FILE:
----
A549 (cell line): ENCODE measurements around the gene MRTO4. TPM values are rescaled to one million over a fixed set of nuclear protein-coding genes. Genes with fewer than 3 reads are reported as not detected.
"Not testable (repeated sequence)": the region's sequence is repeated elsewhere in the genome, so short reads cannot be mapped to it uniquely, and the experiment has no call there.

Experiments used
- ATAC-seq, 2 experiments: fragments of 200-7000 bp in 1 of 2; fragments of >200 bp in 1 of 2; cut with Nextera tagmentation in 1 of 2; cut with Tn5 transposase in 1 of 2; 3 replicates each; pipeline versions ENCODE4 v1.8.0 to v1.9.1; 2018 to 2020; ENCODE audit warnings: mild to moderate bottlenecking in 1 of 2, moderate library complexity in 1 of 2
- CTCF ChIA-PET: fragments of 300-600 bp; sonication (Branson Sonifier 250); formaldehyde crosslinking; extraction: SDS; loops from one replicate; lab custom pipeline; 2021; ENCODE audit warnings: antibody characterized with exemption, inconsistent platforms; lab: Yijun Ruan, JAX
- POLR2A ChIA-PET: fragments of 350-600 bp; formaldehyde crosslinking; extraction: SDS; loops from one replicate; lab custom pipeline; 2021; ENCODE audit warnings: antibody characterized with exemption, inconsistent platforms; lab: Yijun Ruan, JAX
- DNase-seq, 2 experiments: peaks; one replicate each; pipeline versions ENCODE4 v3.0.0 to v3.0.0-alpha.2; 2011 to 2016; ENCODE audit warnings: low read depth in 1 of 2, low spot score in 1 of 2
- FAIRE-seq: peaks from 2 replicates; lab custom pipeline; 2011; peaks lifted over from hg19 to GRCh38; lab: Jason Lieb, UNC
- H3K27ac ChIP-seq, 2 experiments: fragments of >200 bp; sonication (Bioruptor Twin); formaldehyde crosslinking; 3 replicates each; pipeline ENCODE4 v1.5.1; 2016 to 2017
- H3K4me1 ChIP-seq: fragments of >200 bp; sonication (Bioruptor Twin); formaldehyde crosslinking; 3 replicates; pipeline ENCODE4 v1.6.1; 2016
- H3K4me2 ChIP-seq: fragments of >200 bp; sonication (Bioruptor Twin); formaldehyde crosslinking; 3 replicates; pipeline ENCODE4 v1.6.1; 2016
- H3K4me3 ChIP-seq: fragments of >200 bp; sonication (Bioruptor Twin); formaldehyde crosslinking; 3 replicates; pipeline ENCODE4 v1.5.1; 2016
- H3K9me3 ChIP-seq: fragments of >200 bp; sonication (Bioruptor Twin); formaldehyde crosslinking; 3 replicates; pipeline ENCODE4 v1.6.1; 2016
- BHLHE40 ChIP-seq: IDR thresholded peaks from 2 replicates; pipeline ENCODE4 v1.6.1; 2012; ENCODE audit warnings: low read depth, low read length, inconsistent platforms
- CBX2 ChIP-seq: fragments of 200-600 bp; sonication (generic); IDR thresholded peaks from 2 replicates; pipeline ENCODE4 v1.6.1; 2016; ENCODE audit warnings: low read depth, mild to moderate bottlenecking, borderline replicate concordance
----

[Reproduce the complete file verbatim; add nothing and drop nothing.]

A549 (cell line): ENCODE measurements around the gene MRTO4. TPM values are rescaled to one million over a fixed set of nuclear protein-coding genes. Genes with fewer than 3 reads are reported as not detected.
"Not testable (repeated sequence)": the region's sequence is repeated elsewhere in the genome, so short reads cannot be mapped to it uniquely, and the experiment has no call there.

Experiments used
- ATAC-seq, 2 experiments: fragments of 200-7000 bp in 1 of 2; fragments of >200 bp in 1 of 2; cut with Nextera tagmentation in 1 of 2; cut with Tn5 transposase in 1 of 2; 3 replicates each; pipeline versions ENCODE4 v1.8.0 to v1.9.1; 2018 to 2020; ENCODE audit warnings: mild to moderate bottlenecking in 1 of 2, moderate library complexity in 1 of 2
- CTCF ChIA-PET: fragments of 300-600 bp; sonication (Branson Sonifier 250); formaldehyde crosslinking; extraction: SDS; loops from one replicate; lab custom pipeline; 2021; ENCODE audit warnings: antibody characterized with exemption, inconsistent platforms; lab: Yijun Ruan, JAX
- POLR2A ChIA-PET: fragments of 350-600 bp; formaldehyde crosslinking; extraction: SDS; loops from one replicate; lab custom pipeline; 2021; ENCODE audit warnings: antibody characterized with exemption, inconsistent platforms; lab: Yijun Ruan, JAX
- DNase-seq, 2 experiments: peaks; one replicate each; pipeline versions ENCODE4 v3.0.0 to v3.0.0-alpha.2; 2011 to 2016; ENCODE audit warnings: low read depth in 1 of 2, low spot score in 1 of 2
- FAIRE-seq: peaks from 2 replicates; lab custom pipeline; 2011; peaks lifted over from hg19 to GRCh38; lab: Jason Lieb, UNC
- H3K27ac ChIP-seq, 2 experiments: fragments of >200 bp; sonication (Bioruptor Twin); formaldehyde crosslinking; 3 replicates each; pipeline ENCODE4 v1.5.1; 2016 to 2017
- H3K4me1 ChIP-seq: fragments of >200 bp; sonication (Bioruptor Twin); formaldehyde crosslinking; 3 replicates; pipeline ENCODE4 v1.6.1; 2016
- H3K4me2 ChIP-seq: fragments of >200 bp; sonication (Bioruptor Twin); formaldehyde crosslinking; 3 replicates; pipeline ENCODE4 v1.6.1; 2016
- H3K4me3 ChIP-seq: fragments of >200 bp; sonication (Bioruptor Twin); formaldehyde crosslinking; 3 replicates; pipeline ENCODE4 v1.5.1; 2016
- H3K9me3 ChIP-seq: fragments of >200 bp; sonication (Bioruptor Twin); formaldehyde crosslinking; 3 replicates; pipeline ENCODE4 v1.6.1; 2016
- BHLHE40 ChIP-seq: IDR thresholded peaks from 2 replicates; pipeline ENCODE4 v1.6.1; 2012; ENCODE audit warnings: low read depth, low read length, inconsistent platforms
- CBX2 ChIP-seq: fragments of 200-600 bp; sonication (generic); IDR thresholded peaks from 2 replicates; pipeline ENCODE4 v1.6.1; 2016; ENCODE audit warnings: low read depth, mild to moderate bottlenecking, borderline replicate concordance